Brucella melitensis Survival During Manufacture of Ripened Goat Cheese at Two Temperatures.
Summary of "Brucella melitensis Survival During Manufacture of Ripened Goat Cheese at Two Temperatures."
Abstract The aim of the current work was to assess the influence of two temperatures, 4°C and 24°C, on pH and water activity and their association with Brucella melitensis survival during the traditional manufacture of ripened goat cheese. Raw milk from a brucellosis-free goat herd was used for the manufacture of ripened cheese. The cheese was inoculated with 5×10(9) of the B. melitensis 16M strain during the tempering stage. The cheeses were matured for 5, 20, and 50 days at both temperatures. To assess Brucella survival, the pH and a(w) were recorded at each stage of the process (curd cutting, draining whey, immersion in brine, ripening I, ripening II, and ripening III). B. melitensis was detected at ripening stage III (1×10(3) colony-forming unit [CFU]/mL) from cheeses matured at 4°C with a pH of 5.0 and a(w) of 0.90, and at a ripening stage II (1×10(4) CFU/mL) from cheeses ripened at 24°C with a pH of 4.0 and a(w) of 0.89. The remaining stages were free from the inoculated pathogen. In addition, viable B. melitensis was recovered in significant amounts (1-2×10(6) CFU/mL) from the whey fractions of both types of cheese ripened at 24°C and 4°C. These results revealed the effects of high temperature (24°C vs. 4°C) on the low pH (4) and a(w) (0.89) that appeared to be associated with the suppression of B. melitensis at the early stages of cheese ripening. In the ripened goat cheeses, B. melitensis survived under a precise combination of temperature during maturation, ripening time, and a(w) in the manufacturing process.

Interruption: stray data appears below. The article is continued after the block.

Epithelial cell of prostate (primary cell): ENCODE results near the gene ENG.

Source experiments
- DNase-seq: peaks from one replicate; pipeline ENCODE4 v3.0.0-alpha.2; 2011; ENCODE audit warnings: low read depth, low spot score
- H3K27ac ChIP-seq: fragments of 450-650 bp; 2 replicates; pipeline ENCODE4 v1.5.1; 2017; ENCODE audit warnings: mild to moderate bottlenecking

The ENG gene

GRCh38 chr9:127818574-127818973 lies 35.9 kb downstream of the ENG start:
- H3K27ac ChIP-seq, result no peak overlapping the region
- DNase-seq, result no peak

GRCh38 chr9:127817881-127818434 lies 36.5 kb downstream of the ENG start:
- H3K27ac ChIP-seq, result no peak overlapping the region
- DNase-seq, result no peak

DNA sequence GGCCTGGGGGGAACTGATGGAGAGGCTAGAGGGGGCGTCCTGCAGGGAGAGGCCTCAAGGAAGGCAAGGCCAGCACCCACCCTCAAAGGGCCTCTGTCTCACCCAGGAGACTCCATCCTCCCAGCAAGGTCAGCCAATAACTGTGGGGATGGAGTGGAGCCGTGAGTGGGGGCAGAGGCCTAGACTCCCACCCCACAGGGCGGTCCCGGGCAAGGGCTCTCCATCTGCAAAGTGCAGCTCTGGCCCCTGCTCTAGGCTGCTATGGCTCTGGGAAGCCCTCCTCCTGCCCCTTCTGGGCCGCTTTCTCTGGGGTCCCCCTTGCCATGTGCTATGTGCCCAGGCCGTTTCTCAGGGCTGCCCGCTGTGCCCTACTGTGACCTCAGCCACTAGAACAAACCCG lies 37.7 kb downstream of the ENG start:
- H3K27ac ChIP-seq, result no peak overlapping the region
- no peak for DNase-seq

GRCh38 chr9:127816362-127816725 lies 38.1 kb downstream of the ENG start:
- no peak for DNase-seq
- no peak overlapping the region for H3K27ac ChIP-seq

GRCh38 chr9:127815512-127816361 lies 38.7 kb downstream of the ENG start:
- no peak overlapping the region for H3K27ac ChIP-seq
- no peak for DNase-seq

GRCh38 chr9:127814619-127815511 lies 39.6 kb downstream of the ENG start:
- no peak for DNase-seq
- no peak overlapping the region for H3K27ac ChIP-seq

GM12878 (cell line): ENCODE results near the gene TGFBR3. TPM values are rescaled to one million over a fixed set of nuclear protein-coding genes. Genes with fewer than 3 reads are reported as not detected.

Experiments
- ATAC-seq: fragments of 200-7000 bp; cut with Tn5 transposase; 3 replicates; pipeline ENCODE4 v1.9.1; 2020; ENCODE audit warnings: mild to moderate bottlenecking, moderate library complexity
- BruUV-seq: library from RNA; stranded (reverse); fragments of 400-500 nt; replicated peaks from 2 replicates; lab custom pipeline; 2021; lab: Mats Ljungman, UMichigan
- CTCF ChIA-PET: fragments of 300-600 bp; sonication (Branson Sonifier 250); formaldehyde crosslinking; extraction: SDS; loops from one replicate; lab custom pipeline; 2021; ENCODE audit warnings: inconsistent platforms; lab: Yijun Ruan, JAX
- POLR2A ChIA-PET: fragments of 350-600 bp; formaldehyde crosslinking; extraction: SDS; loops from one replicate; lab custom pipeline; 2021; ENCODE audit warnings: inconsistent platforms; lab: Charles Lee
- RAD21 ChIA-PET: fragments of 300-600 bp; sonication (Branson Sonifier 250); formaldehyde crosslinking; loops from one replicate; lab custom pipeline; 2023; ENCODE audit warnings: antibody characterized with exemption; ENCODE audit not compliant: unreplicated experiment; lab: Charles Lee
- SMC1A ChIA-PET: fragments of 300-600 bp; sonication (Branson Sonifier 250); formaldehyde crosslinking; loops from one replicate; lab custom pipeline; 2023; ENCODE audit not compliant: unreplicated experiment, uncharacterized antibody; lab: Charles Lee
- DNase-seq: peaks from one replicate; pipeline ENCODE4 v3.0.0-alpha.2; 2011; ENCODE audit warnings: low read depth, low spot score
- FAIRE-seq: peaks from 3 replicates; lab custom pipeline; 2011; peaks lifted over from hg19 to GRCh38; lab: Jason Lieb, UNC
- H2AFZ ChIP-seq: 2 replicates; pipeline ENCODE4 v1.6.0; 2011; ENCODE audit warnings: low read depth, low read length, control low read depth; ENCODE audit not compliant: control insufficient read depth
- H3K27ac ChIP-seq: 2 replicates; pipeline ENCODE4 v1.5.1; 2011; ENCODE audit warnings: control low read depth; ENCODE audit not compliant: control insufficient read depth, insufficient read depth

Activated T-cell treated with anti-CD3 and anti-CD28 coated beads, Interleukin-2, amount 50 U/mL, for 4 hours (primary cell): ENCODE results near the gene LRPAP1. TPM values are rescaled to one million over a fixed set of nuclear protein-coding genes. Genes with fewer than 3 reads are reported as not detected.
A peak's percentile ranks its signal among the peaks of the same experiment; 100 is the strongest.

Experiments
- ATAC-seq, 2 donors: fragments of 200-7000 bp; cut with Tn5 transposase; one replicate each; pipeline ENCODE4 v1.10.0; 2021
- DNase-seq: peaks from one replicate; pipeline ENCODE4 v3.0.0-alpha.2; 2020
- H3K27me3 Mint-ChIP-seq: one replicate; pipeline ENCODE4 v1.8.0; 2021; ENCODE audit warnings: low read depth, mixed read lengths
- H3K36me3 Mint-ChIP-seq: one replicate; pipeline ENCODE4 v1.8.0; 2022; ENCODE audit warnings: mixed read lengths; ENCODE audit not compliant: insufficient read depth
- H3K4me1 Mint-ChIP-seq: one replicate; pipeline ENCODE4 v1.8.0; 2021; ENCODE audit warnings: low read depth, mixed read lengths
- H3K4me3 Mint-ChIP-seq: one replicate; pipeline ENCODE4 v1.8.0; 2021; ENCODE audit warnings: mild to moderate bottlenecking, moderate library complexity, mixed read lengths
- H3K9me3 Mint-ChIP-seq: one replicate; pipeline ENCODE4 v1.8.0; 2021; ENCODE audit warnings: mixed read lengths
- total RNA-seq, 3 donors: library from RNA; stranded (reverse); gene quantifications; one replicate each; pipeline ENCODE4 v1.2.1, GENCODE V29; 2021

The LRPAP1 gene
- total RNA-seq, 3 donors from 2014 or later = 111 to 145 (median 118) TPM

1 Departamento de Microbiología e Inmunología, Facultad de Medicina Veterinaria y Zootecnia, Universidad Nacional Autónoma de México , Coyoacán, México.
This article was published in the following journal.
Name: Foodborne pathogens and disease
- PubMed Source: http://www.ncbi.nlm.nih.gov/pubmed/22129442
- DOI: http://dx.doi.org/10.1089/fpd.2011.0887
Medical and Biotech [MESH] Definitions
A species of the genus BRUCELLA whose natural hosts are sheep and goats. Other mammals, including humans, may be infected. In general, these organisms tend to be more virulent for laboratory animals than BRUCELLA ABORTUS and may cause fatal infections.
Diseases of the domestic or wild goat of the genus Capra.
Articles of food which are derived by a process of manufacture from any portion of carcasses of any animal used for food (e.g., head cheese, sausage, scrapple).
A species of the genus BRUCELLA which are pathogenic to SHEEP.
A disease of cattle caused by bacteria of the genus BRUCELLA leading to abortion in late pregnancy. BRUCELLA ABORTUS is the primary infective agent.
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